Regulatory Relief on the Horizon for U.S. Compliance Officers?

 In AML Surveillance, Anti-Money Laundering, Compliance

Those of us operating in the financial sector today have become more familiar now than perhaps ever before with the proverbial hurdles of regulatory compliance, hurdles that have continued to grow higher and higher with the passing of each and every distinct piece of domestic or international legislation we as financial professionals must analyze and subsequently adjust to. As the finance sphere continues the movement towards increasing financial security and decreasing international crime, financial institutions (FI’s) have placed greater emphasis on, and contributed more time and financial resources to, compliance with both current and emerging regulations and mitigating potential risks, as well as ensuring that their processes meet the latest demands brought forth by the exponential growth of digital finance and technological platforms that have significantly altered the way money is moved.

At the heart of regulatory compliance in the United States is the Office of the Comptroller of the Currency’s Bank Secrecy Act (BSA), which has required FI’s to establish potent anti-money laundering (AML) programs while setting strict recordkeeping and reporting requirements for national banks, federal savings associations, federal branches, as well agencies of foreign banks in order to detect and prevent various forms of financial crime. The filing of suspicious activity reports (SAR’s) has effectively become the cornerstone of today’s BSA reporting system, as these documents have been deemed one of the most crucial tools that United States federal authorities have in combatting terrorism, money laundering, corruption and other forms of crime with potentially far-reaching implications on global stability and security. U.S. banks, credit unions, brokers, casinos, and insurance companies are required by law to file SAR’s when confronting questionable transactions. This includes cases where there are:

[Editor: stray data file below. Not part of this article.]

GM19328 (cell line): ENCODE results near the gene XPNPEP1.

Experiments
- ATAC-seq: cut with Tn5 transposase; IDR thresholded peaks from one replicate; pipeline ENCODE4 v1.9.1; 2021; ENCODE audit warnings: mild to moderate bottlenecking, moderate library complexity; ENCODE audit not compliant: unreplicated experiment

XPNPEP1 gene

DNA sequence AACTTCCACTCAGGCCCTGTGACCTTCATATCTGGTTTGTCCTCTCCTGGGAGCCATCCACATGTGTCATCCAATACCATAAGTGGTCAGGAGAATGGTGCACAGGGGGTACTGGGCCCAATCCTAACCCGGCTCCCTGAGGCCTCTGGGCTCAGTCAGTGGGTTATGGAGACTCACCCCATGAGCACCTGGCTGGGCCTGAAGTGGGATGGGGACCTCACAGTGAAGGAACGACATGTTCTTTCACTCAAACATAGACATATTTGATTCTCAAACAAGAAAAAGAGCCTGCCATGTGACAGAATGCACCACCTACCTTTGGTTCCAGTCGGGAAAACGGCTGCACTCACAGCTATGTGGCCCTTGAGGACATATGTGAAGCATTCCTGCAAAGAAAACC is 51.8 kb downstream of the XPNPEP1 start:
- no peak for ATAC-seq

• Criminal violations involving insider abuse in any amount.6
  • Criminal violations aggregating $5,000 or more when a suspect can be identified.6
  • Criminal violations aggregating $25,000 or more regardless of a potential suspect.6